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United States Department of Agriculture

Agricultural Research Service

Title: Rapd Markers Reveal a Swithgrass Metapopulation in Central and Northern Usa

Authors
item Stendal, C - UW-MADISON
item Kapich, L - UW-MADISON
item Casler, Michael

Submitted to: Molecular Breeding of Forage and Turf Conference
Publication Type: Abstract Only
Publication Acceptance Date: March 27, 2003
Publication Date: May 18, 2003
Citation: STENDAL, C., KAPICH, L., CASLER, M.D. 2003. RAPD MARKERS REVEAL A SWITHGRASS METAPOPULATION IN CENTRAL AND NORTHERN USA [abstract]. Molecular Breeding of Forage and Turf Conference. p. 151.

Technical Abstract: Switchgrass (Panicum virgatum L.) is a perennial grass native to the North American tallgrass prairie and broadly adapted to the central and eastern USA. Movement of germplasm throughout this region creates the potential of contaminating local gene pools with genes that are not native to a locale. The objective of this study was to identify structural patterns and spatial variation for molecular markers of switchgrass populations from the northern and central USA. The study included 46 populations collected from prairie remnants in the northern USA, from Minnesota to New York and 11 cultivars originating from the Central Great Plains to West Virginia. Random amplified polymorphic DNA (RAPD) markers were generated for an average of 15 plants per population. A total of 117 bands were scored as polymorphic. Marker frequencies were computed for each band and population, then used to compute a distance matrix among the 57 populations. Four statistical techniques were used to detect spatial variation in RAPD markers: (1) autocorrelation with geographic distance, (2) correlation between molecular and geographic distance matrices, (3) regression of marker frequencies on latitude and longitude of the collection site, and (4) analysis of molecular variation among regions. All four methods led to the same conclusion: there is no spatial variation for RAPD markers in this population of switchgrass. The phenotypic traits that define adaptation of switchgrass populations are probably controlled by relatively few loci. Migration of switchgrass populations between regions will not lead to significant contamination, swamping, or erosion of local gene pools.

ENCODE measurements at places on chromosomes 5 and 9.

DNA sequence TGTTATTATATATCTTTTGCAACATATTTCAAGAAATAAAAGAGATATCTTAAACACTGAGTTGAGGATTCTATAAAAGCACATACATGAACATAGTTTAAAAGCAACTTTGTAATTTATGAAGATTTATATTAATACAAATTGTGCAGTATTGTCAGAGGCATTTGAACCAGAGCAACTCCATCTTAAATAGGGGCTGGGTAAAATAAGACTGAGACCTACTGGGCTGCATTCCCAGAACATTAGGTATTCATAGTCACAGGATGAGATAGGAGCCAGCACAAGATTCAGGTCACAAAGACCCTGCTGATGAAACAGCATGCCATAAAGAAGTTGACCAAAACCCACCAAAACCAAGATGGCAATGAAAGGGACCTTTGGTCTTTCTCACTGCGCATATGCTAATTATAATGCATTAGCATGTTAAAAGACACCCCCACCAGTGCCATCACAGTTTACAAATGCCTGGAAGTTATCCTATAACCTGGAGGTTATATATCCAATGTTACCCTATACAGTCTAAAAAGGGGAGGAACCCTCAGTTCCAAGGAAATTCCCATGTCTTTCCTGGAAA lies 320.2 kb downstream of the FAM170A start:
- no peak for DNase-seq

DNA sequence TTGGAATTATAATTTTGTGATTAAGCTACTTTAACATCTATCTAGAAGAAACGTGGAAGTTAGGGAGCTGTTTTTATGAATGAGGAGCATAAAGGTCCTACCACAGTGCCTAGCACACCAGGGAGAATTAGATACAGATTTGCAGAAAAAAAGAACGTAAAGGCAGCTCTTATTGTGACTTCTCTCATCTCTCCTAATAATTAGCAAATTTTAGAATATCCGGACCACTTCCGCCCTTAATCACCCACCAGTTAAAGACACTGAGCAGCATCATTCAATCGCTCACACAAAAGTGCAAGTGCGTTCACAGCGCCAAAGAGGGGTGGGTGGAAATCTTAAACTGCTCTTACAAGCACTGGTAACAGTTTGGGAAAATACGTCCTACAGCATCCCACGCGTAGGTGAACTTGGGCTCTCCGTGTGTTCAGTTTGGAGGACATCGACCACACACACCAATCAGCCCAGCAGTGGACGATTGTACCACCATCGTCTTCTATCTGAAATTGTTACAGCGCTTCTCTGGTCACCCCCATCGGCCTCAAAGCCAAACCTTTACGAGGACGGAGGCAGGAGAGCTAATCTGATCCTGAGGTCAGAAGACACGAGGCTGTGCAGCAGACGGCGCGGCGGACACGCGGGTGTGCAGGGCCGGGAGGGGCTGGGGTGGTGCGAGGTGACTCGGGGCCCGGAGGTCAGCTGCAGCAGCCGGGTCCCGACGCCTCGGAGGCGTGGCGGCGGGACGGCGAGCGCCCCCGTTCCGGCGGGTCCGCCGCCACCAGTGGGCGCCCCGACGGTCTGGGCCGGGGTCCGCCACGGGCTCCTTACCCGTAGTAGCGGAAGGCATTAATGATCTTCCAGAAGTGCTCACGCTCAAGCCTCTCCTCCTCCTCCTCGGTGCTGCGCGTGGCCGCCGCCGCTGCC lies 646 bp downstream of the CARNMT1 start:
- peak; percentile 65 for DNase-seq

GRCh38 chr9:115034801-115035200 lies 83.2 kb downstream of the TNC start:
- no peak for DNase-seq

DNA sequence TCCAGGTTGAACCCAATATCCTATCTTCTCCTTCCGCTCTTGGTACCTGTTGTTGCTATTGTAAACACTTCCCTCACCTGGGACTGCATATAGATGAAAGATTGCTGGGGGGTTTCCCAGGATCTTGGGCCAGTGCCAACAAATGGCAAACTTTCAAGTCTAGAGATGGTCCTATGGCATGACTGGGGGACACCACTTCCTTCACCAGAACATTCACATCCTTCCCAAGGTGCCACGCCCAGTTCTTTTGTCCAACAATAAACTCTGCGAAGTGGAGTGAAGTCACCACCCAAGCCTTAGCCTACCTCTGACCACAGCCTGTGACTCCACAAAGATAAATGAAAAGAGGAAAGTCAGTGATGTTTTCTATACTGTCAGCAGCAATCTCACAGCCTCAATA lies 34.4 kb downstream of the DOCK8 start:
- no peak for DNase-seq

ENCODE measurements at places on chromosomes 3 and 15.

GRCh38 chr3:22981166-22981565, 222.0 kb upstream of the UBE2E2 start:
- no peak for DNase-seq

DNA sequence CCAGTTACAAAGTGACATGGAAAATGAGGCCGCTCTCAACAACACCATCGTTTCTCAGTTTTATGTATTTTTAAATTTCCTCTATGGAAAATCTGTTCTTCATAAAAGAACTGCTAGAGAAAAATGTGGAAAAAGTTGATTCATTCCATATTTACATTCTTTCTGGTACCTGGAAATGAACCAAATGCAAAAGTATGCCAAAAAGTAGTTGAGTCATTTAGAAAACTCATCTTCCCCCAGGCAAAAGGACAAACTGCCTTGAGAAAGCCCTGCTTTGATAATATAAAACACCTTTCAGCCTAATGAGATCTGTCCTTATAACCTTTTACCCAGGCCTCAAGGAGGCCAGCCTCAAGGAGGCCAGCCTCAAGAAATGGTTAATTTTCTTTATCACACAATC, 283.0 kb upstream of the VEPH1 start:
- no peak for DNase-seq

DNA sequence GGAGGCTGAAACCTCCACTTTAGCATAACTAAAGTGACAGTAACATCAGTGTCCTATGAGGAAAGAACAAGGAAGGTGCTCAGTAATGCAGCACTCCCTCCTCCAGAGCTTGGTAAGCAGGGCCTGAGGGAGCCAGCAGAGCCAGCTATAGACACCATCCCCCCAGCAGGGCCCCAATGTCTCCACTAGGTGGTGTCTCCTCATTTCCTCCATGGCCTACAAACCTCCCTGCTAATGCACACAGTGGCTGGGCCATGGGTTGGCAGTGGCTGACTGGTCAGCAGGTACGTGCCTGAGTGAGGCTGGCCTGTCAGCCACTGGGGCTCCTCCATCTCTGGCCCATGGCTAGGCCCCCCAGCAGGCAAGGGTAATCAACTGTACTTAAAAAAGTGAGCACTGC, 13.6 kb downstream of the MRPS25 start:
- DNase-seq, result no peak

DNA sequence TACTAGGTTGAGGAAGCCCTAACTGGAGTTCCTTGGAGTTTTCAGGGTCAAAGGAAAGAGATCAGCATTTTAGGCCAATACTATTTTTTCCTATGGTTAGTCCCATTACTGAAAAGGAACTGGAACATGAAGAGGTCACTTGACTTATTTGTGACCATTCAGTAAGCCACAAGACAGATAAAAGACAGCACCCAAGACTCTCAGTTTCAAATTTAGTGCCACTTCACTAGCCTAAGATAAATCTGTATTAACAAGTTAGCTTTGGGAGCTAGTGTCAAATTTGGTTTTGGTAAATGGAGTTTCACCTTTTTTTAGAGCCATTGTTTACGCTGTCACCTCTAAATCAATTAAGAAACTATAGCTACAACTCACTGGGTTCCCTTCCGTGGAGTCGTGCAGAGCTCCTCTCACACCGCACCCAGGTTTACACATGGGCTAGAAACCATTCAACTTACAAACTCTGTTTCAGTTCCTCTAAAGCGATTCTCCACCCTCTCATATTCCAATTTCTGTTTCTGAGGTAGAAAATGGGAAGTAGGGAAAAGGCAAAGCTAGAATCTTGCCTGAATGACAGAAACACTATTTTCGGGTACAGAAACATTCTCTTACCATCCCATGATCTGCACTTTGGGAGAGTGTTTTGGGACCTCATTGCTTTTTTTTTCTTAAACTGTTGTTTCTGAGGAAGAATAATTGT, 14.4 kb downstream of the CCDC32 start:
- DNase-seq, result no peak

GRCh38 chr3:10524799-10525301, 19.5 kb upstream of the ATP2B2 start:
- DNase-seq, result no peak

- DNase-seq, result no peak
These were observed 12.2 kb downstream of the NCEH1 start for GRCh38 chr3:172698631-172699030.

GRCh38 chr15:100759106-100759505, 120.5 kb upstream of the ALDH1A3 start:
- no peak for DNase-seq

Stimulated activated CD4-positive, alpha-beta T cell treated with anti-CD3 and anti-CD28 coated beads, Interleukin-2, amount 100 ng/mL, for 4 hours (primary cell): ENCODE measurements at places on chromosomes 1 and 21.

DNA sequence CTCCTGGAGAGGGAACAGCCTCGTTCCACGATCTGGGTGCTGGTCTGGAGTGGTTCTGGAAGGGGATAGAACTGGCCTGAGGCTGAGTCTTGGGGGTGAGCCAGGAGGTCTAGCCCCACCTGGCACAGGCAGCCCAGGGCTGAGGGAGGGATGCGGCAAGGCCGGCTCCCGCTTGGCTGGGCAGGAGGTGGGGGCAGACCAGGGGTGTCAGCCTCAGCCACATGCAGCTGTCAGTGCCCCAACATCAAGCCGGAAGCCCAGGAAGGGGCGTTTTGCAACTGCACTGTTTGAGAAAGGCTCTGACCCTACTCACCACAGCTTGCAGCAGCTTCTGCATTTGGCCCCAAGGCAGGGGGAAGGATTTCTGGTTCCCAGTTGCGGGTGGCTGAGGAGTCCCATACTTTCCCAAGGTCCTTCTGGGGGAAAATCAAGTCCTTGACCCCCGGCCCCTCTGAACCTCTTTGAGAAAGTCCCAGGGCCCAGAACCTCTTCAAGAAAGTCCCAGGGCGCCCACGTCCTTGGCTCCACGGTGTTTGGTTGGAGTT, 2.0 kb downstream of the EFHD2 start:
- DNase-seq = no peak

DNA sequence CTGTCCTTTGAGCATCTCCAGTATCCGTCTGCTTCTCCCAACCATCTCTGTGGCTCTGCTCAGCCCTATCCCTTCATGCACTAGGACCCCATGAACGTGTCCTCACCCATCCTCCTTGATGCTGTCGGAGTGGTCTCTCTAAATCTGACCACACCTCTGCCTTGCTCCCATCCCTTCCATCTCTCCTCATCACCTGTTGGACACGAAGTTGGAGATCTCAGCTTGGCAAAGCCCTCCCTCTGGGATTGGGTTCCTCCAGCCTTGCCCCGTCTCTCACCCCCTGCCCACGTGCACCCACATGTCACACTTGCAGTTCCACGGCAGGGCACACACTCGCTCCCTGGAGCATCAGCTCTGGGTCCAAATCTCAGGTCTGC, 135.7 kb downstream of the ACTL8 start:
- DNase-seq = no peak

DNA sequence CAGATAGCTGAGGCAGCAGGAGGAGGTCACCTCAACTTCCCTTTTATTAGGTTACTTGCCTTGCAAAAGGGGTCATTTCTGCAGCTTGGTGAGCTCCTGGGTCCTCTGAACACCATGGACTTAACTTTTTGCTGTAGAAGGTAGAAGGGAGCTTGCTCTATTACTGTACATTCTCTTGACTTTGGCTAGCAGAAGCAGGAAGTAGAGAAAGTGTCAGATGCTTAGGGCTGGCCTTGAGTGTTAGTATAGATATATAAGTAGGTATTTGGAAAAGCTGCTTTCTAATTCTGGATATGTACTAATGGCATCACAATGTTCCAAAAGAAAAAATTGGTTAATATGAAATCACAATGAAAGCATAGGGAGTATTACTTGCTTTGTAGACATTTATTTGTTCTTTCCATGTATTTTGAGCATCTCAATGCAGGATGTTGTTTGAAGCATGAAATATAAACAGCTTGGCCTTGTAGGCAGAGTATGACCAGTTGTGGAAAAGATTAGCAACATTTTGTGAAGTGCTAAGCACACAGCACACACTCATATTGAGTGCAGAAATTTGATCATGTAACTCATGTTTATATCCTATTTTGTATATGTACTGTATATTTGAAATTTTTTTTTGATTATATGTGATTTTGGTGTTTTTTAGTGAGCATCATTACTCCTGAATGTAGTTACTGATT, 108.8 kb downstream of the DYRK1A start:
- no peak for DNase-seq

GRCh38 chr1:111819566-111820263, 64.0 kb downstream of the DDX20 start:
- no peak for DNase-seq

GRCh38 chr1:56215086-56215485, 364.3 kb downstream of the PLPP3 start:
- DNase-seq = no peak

Last Modified: 10/23/2014
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